Monday 23 November 2009

Planting Strawberries

On 20 November I planted about 90 strawberry plants in the potager. Most of them were a gift from Nicole at Les Limornières and the rest I bought for about 13c a pied* from our orchard neighbour's market stall.

Simon can't understand why I planted so many and can't imagine what we will do with all the strawberries. He's also annoyed that I didn't discuss where I was going to plant them, as I have planted them in the wrong place, in a bed that was intended as part of our rotation system. They'll have to be moved in a couple of year's time anyway, when they need dividing.

I have no worries about using them. They'll freeze, and I remember one summer in the 1980s, housesitting for my parents in Australia and having to deal with mountains of strawberries. Homemade strawberry icecream is a very good thing in these situations.

I've mulched them heavily with some of the 60 year old straw that came from our garage (ex-stable) loft. This level of mulch would harbour slugs in the summer, I am sure, but it will have rotted down a lot by then, and in the meantime, the little strawberry runners are snug and protected from the cold and can get on with establishing themselves before winter really sets in. We've mulched the newly planted onion and garlic similarly, in the rows alongside the strawberries, with the idea that the new growth will be protected from frost and they will get a head start in the spring.

I've also planted an autumn fruiting rasperry (Autumn Bliss), a tayberry (by far the best of the raspberry / blackberry hybrids) and a red currant (London Market). We bought these at Jardiland on the outskirts of Châtellerault. This was our first visit to a proper garden centre in France and I was impressed to find that they had tayberries, as they are not that common even in the UK where they were developed to take advantage of Scotland's relatively cool but long summer days.


*literally, 'foot', but the term is used to describe small plants for planting on.


Ken Broadhurst said...

Susan, it sound like you are going to need to sell strawberries at the market next spring and summer!

Leon Sims said...

I enjoyed enjoyed your blog on strawberries and especially the little "points of view" between you and Simon. It sounds very Oztralian, or is it international.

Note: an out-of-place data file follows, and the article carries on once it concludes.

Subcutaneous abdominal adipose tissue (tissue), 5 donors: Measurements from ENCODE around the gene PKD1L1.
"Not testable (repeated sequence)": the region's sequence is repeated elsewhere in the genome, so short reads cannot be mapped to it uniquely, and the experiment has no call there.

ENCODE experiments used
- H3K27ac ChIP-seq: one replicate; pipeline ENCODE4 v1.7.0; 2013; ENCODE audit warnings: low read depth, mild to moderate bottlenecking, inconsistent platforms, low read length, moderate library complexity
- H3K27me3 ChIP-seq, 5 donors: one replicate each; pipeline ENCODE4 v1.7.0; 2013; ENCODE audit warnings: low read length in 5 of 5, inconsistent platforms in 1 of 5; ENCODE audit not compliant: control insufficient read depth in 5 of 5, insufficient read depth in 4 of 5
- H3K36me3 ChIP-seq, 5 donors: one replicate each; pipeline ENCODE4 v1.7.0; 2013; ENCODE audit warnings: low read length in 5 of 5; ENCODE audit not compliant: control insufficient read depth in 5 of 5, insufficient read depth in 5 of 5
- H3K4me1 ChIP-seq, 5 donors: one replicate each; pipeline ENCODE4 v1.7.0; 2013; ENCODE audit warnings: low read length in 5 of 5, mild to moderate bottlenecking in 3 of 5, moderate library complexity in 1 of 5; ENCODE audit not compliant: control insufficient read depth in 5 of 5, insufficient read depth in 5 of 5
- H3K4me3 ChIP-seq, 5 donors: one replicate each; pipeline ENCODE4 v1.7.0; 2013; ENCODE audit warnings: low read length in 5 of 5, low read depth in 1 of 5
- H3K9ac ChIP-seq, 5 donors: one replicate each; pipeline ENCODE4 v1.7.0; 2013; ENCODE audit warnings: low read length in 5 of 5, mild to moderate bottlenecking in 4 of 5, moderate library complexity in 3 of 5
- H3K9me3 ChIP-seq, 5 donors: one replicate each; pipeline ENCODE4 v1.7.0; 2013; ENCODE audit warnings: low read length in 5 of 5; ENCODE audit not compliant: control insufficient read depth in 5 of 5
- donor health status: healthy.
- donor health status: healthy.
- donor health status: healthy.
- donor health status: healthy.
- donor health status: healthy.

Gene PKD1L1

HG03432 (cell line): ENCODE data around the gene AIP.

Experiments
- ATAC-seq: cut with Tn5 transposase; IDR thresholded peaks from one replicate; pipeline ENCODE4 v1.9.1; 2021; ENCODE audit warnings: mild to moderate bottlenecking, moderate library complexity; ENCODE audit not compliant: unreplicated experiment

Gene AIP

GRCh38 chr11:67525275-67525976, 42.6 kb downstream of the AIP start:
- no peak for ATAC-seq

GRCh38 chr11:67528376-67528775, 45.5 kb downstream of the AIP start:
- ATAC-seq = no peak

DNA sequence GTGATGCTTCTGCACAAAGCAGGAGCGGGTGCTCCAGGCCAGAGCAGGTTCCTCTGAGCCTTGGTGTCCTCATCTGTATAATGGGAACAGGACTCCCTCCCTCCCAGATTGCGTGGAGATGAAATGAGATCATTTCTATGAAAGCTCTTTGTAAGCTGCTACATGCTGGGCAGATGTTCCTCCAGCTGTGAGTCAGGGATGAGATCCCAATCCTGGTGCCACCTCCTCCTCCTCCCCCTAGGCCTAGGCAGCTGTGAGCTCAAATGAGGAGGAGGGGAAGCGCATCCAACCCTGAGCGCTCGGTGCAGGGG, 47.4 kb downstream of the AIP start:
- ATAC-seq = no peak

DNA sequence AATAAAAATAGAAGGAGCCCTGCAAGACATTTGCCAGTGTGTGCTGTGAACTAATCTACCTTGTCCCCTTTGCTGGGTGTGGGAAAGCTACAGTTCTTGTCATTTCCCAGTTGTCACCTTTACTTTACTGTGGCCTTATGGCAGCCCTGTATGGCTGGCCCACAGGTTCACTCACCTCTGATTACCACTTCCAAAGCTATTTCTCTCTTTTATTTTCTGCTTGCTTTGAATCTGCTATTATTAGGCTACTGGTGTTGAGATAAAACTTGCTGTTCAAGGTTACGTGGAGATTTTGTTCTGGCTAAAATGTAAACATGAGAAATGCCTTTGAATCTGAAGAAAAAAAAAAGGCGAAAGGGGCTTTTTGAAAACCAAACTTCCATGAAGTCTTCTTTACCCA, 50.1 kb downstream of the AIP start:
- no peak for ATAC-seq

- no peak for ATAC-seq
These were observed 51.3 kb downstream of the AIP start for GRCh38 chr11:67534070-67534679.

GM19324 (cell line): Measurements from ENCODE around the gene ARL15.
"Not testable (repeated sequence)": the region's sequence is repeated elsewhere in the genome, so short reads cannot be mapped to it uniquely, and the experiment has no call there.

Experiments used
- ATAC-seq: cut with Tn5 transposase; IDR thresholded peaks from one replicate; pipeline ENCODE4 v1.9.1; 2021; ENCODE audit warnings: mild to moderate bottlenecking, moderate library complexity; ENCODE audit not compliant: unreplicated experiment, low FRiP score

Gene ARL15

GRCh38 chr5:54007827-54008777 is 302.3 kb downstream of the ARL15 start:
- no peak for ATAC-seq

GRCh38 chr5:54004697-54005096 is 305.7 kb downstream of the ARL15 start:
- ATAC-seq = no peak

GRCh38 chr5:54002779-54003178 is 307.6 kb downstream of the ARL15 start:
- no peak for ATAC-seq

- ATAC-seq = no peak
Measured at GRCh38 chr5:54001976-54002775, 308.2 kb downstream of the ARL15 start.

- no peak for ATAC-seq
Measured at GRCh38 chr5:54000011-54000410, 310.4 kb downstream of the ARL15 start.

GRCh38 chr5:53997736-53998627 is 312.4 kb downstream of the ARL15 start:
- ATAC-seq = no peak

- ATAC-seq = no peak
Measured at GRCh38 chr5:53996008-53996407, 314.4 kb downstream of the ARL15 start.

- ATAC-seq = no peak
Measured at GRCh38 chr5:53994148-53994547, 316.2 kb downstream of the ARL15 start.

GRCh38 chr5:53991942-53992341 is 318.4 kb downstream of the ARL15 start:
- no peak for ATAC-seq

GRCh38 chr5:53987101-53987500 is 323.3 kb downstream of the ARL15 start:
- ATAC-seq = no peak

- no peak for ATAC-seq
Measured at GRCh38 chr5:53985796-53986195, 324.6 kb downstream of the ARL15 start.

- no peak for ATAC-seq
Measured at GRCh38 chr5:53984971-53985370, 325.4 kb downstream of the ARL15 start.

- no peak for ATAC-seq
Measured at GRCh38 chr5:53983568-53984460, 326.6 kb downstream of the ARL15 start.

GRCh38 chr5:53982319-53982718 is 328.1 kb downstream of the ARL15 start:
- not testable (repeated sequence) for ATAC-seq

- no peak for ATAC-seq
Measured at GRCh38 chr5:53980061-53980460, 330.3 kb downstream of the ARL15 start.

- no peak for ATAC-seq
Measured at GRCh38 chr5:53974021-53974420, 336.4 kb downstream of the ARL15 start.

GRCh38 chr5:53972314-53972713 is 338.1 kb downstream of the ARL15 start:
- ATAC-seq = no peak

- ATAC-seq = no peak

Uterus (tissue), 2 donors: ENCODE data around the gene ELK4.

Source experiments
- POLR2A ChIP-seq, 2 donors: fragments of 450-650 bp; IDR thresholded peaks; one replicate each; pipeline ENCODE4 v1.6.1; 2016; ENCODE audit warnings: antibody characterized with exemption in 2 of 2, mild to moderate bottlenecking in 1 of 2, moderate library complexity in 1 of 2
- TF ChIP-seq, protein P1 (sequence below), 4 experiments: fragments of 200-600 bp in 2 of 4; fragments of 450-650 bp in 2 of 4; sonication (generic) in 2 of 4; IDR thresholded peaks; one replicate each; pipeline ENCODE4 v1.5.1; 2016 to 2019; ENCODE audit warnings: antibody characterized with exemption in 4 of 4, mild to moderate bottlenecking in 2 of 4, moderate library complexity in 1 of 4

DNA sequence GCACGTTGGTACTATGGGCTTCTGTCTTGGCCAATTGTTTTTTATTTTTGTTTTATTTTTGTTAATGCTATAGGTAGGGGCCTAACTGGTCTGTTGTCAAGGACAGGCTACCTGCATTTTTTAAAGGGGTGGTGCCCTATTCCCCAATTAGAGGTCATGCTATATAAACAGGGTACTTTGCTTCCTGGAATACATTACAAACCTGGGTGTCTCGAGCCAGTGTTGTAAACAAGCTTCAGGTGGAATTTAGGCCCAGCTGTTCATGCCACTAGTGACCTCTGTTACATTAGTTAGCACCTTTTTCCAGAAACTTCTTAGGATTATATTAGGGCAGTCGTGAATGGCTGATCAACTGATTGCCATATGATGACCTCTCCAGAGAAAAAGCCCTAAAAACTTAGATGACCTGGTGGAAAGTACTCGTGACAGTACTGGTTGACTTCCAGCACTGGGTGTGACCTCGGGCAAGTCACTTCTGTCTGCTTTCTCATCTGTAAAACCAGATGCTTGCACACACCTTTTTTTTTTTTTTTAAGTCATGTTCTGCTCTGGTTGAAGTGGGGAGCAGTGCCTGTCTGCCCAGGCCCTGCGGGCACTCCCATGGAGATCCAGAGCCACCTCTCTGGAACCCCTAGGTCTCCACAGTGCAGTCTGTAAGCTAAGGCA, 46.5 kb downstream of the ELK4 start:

My Susan and I often have differing "points of view", it makes life interesting.
And it makes good reading.
PS I looove strawberries.

Jean said...

Apple and strawberry crumble is one of my favourite puddings.

Carolyn said...

Next May or June you will feel rich.

Tim said...

Also strawberry sorbet is a good use.... also make some strawberry brandy [one very large Le Parfait jar; fill with strawberries; pour in cheap brandy -36%ABV is best, it doesn't destroy the fruit; immediately before Christmas carefully decant the liquor without disturbing any sediment; bottle the liquor; place the drained fruit and sediment in the fridge; serve up the fruit with ice cream; use the strawberry brandy as a digestif... or a winter treat. The strawberries can, alternatively, be left in the brandy until all used up; the remaining liquor left until all the sediment has settled and then decanted. Any sediment left works well in small amounts as an anti-freeze in making a sorbet allowing you to serve straight from the freezer]and then there is soft-set French style conserve to have with yoghurt or fromage fraise for breakfast....etc...etc

Unknown said...

Perhaps some strawberry & garlic tonic made with eau de vie from your plums ? Bound to be healthy.

Susan said...

Ken: No, no, a pick-your-own scheme is much less work. I trust you will be here when the time comes?

Leon: not sure 'interesting' is the word I would use when there is a difference of opinion here.

Jean: I'll save some frozen apple and we'll see what we can do.

Carolyn: You sure? May/June next year is about when I am expecting to feel distinctly impecunious. Dwindling Funds Syndrome, as our building surveyor puts it.

Tim: Some good suggestions, although fruit in alcohol tends to just sit around in the pantry at our house. I suppose having it in the breakfast yoghurt is no different to popping in to my local bar for a snifter first thing, and you still see French people doing that. Since they are probably the ones who live to 105, I'll have to consider it.

Jocelyn: What? Must be healthy on the grounds that it sounds a perfectly awful combo? LOL.

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